If her best friend back in Seattle is suddenly busy with parties and boys, Alice can’t do much about that.
But when Mr. Hamlin may be forced into a nursing home, mean girl Eliza lies about Tooter attacking her, and Dad spends even more time at work as Mom retreats into depression, Alice is ready to fight!

Writing her essay for the local contest will fix everything…unless it can’t.

Followed by A Blind Guide to Normal, this story of unlooked-for changes and hopeful new beginnings finds “not that blind” Alice finding new perspectives and friendships. (One of 6,000 books recommended on www.abookandahug.com)

Not If I See You First, by Eric Lindstrom (book review) – Blind to love?

book cover of Not If I See You First by Eric Lindstrom published by Poppy | recommended on BooksYALove.comA blind runner,
a set of rules for all occasions,
any room for forgiveness?

Lost her mom and her sight at age 7, lost her trust in love in 8th grade, lost her dad last year – Parker has hardened her heart against more pain, but avoiding Scott is no longer an option when their high schools merge.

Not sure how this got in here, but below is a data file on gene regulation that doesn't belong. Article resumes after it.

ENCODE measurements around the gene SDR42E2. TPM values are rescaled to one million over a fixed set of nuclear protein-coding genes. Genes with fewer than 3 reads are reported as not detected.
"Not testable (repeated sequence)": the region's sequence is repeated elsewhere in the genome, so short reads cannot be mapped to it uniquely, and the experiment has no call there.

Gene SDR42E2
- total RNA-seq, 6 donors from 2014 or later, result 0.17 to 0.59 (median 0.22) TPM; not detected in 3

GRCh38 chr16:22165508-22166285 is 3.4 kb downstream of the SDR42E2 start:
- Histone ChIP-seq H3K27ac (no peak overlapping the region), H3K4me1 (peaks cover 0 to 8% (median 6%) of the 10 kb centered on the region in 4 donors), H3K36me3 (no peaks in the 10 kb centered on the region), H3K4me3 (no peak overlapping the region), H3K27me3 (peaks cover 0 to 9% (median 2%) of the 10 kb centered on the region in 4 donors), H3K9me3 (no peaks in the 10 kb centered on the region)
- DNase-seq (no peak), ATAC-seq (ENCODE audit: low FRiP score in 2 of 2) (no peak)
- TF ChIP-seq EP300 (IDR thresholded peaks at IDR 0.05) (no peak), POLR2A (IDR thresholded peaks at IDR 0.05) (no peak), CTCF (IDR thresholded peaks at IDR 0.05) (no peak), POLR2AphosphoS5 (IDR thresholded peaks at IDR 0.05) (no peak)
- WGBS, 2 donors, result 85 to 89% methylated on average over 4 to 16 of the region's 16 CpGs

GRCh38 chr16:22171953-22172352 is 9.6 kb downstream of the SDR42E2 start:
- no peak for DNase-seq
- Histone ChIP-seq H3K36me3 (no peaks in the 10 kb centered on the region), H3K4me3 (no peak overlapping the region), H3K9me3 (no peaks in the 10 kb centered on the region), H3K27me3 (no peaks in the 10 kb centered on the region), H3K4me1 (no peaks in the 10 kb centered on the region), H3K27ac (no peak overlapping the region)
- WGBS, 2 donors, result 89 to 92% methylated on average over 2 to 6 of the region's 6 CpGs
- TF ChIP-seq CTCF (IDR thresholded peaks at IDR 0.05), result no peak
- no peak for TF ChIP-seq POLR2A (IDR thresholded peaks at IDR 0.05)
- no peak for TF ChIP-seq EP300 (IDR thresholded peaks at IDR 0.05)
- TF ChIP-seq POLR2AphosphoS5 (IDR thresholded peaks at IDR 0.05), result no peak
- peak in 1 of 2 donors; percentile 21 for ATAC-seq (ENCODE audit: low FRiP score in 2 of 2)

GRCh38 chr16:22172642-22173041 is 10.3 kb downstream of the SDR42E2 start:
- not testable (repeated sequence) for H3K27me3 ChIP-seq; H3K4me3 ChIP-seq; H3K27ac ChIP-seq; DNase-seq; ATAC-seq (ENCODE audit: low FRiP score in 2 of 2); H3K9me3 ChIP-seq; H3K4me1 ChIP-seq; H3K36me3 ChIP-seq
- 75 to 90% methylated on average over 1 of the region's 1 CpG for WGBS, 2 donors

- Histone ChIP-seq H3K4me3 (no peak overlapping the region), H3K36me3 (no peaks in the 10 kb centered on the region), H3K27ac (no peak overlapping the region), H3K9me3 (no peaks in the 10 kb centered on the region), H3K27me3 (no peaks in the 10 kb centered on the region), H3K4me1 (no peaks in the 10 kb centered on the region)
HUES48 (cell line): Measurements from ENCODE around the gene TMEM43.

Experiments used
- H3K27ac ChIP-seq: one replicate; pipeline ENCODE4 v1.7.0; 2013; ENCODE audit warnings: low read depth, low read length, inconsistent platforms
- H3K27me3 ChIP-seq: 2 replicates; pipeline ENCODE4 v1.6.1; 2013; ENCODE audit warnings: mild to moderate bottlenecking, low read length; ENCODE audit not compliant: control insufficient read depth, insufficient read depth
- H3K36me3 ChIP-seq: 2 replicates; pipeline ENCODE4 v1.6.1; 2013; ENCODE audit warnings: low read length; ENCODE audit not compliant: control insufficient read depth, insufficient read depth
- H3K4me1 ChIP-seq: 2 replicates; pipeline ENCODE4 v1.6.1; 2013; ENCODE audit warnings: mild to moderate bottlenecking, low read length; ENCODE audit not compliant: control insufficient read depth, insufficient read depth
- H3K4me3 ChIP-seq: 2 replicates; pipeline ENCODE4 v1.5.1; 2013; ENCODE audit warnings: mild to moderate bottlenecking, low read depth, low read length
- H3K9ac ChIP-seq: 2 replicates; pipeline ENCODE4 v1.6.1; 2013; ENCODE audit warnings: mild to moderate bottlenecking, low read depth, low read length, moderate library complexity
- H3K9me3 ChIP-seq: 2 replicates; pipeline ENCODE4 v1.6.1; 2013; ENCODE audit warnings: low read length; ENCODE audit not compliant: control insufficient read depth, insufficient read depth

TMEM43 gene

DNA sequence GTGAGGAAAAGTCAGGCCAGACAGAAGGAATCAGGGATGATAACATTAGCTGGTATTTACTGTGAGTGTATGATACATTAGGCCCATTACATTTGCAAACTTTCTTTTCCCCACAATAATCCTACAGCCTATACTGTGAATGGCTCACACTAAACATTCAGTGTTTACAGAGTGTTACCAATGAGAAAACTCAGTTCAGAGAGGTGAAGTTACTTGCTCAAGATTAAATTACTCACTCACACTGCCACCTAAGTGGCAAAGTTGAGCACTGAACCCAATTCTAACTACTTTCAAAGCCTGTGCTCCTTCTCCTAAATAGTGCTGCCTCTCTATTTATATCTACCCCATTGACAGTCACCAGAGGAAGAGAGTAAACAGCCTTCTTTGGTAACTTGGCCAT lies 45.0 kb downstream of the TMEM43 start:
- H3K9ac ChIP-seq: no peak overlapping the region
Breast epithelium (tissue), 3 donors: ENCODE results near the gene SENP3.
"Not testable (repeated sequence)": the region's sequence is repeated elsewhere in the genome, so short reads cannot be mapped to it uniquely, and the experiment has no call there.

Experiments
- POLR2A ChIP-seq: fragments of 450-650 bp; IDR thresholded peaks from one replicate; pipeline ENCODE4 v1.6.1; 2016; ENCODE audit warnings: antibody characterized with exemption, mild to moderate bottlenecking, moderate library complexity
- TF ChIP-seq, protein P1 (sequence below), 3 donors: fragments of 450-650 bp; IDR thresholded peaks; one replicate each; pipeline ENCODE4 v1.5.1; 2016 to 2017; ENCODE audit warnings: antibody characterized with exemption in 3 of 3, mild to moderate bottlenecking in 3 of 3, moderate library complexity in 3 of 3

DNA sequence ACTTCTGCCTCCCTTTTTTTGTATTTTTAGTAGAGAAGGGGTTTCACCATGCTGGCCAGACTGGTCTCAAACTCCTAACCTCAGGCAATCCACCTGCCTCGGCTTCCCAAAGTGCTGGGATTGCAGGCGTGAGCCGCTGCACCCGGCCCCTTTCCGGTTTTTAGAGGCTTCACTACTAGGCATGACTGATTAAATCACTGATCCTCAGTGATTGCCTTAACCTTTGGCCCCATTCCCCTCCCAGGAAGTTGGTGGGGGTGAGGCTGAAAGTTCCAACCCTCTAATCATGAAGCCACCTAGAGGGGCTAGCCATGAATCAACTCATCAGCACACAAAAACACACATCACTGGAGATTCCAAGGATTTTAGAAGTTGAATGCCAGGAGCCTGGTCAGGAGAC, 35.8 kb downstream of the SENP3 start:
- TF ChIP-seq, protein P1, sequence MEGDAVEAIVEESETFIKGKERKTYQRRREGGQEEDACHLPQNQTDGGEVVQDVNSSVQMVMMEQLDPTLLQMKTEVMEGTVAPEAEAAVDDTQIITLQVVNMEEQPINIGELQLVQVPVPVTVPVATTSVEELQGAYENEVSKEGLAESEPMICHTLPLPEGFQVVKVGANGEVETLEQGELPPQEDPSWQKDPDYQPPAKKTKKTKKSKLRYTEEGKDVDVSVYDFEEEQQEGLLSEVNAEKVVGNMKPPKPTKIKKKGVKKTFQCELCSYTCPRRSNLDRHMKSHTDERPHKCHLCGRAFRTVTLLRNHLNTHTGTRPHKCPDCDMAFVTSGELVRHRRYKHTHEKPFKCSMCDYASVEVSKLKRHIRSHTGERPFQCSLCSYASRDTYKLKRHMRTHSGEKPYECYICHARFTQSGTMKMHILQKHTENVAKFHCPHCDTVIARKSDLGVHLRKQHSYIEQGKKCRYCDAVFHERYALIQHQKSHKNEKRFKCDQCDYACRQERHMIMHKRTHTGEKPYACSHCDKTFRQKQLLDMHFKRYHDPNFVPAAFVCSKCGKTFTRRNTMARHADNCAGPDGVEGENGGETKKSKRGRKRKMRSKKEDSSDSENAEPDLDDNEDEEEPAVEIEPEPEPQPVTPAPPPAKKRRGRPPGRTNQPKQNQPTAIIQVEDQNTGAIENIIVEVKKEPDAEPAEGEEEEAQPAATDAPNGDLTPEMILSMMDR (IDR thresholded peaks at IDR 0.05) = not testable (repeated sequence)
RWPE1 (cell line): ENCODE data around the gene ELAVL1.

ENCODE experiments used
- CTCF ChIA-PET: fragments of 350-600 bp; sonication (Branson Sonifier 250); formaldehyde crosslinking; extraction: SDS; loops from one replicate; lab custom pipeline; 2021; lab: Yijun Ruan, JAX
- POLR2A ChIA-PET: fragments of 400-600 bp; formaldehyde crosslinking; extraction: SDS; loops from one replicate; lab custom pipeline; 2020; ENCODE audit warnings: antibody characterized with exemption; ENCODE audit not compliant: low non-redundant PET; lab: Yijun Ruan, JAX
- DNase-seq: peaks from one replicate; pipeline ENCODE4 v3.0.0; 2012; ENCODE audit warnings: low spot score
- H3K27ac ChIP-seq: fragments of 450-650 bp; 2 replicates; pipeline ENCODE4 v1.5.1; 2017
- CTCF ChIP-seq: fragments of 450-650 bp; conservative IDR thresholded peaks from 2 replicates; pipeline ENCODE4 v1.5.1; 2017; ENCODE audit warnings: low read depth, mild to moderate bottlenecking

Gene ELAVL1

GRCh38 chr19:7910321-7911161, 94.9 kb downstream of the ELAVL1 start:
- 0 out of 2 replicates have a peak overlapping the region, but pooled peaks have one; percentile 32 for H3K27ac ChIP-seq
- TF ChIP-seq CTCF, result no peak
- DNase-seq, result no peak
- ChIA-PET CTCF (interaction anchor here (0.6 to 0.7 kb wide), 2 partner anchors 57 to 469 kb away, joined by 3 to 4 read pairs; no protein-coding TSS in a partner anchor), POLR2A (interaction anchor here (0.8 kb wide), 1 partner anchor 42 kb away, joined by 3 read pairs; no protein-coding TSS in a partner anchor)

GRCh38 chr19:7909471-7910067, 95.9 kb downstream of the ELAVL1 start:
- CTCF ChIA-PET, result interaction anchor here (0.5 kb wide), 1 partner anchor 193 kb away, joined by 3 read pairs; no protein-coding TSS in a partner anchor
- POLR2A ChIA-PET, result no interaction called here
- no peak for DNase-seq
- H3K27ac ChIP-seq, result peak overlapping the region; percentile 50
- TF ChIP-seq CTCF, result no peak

Jog over to your local library or independent bookstore to meet Parker and see if her blind spot about Scott is bigger than her capacity to forgive.  Not If I See You First just came out in paperback last week.

The author, Eric Lindstrom, curated the contents of the November 2016 package for NOVLbox book service, so enter their contest here and you might be one of ten lucky winners.

What’s your blind spot?

Book info: Not If I See You First / Eric Lindstrom. Poppy, hardcover 2015, paperback 2016.  [author site]  [publisher site]  Review copy and cover image courtesy of the publisher.

My book talk: Merger of the New England town’s high schools places Scott back in Parker’s path, but she wants to ignore the guy who violated her trust during 8th grade, pretend that her aunt and family didn’t have to move into her house to help the blind teen cope after her father’s recent death, and brush off the track coach’s request that she train with a guide-runner for the Paralympics.

Too-honest Parker wears unique blindfolds as a fashion statement, she and best-friend-forever Sarah listen to others’ problems, and at least they didn’t have to move when the schools merged.

But can she cope with having Scott in her trig class, nightly dreams about her late father, and figuring out how this dating stuff goes with Jason?


Wizard of Dark Street (fiction) – magic, crime, beauty creams

Pendulum House, with its namesake device swooshing through the parlor in great arcs.
A dragonbone desk and enchanted daggers.